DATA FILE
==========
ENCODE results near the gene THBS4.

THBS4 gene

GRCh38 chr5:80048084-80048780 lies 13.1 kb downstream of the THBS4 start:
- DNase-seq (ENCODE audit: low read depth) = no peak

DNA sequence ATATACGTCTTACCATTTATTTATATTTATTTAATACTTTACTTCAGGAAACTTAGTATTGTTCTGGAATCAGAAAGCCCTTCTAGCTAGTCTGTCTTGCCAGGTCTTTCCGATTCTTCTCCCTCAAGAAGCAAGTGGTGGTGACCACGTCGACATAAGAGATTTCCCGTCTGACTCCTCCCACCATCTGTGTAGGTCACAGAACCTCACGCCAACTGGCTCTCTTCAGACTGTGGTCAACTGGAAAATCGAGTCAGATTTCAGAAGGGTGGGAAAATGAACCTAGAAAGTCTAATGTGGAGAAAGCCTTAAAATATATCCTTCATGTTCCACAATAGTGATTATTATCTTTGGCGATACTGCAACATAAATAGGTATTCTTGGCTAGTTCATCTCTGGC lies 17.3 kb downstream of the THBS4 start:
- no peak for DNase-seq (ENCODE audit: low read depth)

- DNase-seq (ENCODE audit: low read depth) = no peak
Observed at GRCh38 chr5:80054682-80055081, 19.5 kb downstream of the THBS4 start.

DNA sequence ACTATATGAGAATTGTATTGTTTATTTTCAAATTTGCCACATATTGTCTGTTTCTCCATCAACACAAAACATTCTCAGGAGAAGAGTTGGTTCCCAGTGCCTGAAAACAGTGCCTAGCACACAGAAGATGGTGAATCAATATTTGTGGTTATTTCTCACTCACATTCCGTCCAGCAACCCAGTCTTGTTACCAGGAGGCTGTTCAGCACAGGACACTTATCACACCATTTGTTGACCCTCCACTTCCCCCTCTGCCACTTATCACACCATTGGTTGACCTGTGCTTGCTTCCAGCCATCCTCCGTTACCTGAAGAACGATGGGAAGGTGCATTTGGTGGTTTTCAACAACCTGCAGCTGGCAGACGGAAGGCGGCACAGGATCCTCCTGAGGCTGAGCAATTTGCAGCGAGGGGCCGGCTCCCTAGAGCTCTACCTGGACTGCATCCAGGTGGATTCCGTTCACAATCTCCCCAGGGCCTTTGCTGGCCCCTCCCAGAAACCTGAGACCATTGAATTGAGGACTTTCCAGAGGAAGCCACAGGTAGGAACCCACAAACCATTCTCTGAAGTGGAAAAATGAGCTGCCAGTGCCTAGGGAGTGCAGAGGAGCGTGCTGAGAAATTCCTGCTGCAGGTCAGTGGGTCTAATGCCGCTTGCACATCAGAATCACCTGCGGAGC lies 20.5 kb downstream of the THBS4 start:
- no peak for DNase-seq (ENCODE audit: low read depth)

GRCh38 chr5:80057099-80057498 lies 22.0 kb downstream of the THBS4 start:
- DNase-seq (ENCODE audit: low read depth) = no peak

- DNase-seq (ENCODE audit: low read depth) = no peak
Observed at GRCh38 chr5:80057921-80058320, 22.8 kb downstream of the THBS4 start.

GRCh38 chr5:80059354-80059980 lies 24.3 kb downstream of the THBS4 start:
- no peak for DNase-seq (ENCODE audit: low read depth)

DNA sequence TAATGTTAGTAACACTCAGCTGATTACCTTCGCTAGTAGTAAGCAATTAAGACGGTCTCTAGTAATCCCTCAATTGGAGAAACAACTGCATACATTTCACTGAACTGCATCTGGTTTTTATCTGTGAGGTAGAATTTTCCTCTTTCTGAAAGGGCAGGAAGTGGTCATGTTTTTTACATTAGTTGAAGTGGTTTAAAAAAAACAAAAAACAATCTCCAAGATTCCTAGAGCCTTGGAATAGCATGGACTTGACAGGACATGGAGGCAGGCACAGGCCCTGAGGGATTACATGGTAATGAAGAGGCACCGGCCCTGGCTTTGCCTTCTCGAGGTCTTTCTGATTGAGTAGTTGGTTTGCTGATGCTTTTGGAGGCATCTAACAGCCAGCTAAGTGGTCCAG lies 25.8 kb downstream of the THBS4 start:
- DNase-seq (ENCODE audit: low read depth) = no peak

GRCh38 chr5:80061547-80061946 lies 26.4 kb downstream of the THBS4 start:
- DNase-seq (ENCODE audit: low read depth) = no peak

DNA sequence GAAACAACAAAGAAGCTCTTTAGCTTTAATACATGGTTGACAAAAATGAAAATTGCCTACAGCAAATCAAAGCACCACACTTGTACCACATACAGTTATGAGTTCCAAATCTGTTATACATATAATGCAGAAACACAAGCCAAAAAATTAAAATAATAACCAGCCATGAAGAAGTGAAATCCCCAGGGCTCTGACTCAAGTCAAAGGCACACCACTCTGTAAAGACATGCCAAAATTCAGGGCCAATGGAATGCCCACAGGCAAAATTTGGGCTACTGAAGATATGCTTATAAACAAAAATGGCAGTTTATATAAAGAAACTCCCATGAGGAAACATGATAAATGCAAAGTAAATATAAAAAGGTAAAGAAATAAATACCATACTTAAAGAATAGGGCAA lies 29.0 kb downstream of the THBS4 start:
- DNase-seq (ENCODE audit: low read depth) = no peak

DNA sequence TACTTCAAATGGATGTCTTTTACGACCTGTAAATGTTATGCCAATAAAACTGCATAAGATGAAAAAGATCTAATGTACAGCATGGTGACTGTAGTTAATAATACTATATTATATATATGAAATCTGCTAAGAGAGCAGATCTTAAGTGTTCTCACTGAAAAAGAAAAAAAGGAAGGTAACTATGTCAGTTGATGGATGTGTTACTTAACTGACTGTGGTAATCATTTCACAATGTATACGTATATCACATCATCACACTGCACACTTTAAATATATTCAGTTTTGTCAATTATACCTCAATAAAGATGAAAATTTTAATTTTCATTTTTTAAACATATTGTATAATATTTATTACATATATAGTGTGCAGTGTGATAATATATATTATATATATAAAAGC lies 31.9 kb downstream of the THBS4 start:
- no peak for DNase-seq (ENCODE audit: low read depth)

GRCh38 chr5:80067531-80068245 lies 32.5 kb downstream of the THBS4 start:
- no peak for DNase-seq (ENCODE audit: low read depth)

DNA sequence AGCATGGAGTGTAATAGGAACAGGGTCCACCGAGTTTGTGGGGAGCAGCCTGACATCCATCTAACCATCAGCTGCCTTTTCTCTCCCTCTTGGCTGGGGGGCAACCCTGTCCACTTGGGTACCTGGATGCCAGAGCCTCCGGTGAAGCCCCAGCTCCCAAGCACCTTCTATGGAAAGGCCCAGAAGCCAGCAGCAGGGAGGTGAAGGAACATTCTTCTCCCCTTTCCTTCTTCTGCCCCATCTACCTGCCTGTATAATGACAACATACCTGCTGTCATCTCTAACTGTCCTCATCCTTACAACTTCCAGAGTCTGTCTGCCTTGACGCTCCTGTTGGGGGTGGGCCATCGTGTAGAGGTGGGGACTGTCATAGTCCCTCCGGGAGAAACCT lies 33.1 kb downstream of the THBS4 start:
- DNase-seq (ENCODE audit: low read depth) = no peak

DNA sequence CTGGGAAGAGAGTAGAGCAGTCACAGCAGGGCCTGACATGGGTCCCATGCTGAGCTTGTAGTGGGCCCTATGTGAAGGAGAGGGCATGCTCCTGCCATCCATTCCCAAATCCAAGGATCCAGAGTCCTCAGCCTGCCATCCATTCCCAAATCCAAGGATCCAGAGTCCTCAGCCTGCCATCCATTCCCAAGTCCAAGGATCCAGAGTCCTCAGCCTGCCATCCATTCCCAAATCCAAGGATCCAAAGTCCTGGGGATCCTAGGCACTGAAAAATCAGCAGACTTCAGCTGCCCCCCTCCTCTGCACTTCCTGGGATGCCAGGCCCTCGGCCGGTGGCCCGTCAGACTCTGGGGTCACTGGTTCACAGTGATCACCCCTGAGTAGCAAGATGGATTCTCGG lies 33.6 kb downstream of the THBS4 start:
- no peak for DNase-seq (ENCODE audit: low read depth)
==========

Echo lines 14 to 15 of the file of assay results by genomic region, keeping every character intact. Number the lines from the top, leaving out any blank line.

Observed at GRCh38 chr5:80057921-80058320, 22.8 kb downstream of the THBS4 start.

GRCh38 chr5:80059354-80059980 lies 24.3 kb downstream of the THBS4 start: